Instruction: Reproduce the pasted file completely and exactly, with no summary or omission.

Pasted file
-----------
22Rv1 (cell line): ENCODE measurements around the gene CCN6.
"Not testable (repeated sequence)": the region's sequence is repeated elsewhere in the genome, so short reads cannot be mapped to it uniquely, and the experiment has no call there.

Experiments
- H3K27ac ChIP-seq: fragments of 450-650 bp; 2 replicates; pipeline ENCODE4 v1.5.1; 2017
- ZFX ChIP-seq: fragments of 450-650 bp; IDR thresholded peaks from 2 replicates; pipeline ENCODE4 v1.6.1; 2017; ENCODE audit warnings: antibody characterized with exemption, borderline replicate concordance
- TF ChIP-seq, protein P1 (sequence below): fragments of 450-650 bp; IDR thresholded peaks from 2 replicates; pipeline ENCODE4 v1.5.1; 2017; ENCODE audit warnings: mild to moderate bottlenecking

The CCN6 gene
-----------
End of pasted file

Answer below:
22Rv1 (cell line): ENCODE measurements around the gene CCN6.
"Not testable (repeated sequence)": the region's sequence is repeated elsewhere in the genome, so short reads cannot be mapped to it uniquely, and the experiment has no call there.

Experiments
- H3K27ac ChIP-seq: fragments of 450-650 bp; 2 replicates; pipeline ENCODE4 v1.5.1; 2017
- ZFX ChIP-seq: fragments of 450-650 bp; IDR thresholded peaks from 2 replicates; pipeline ENCODE4 v1.6.1; 2017; ENCODE audit warnings: antibody characterized with exemption, borderline replicate concordance
- TF ChIP-seq, protein P1 (sequence below): fragments of 450-650 bp; IDR thresholded peaks from 2 replicates; pipeline ENCODE4 v1.5.1; 2017; ENCODE audit warnings: mild to moderate bottlenecking

The CCN6 gene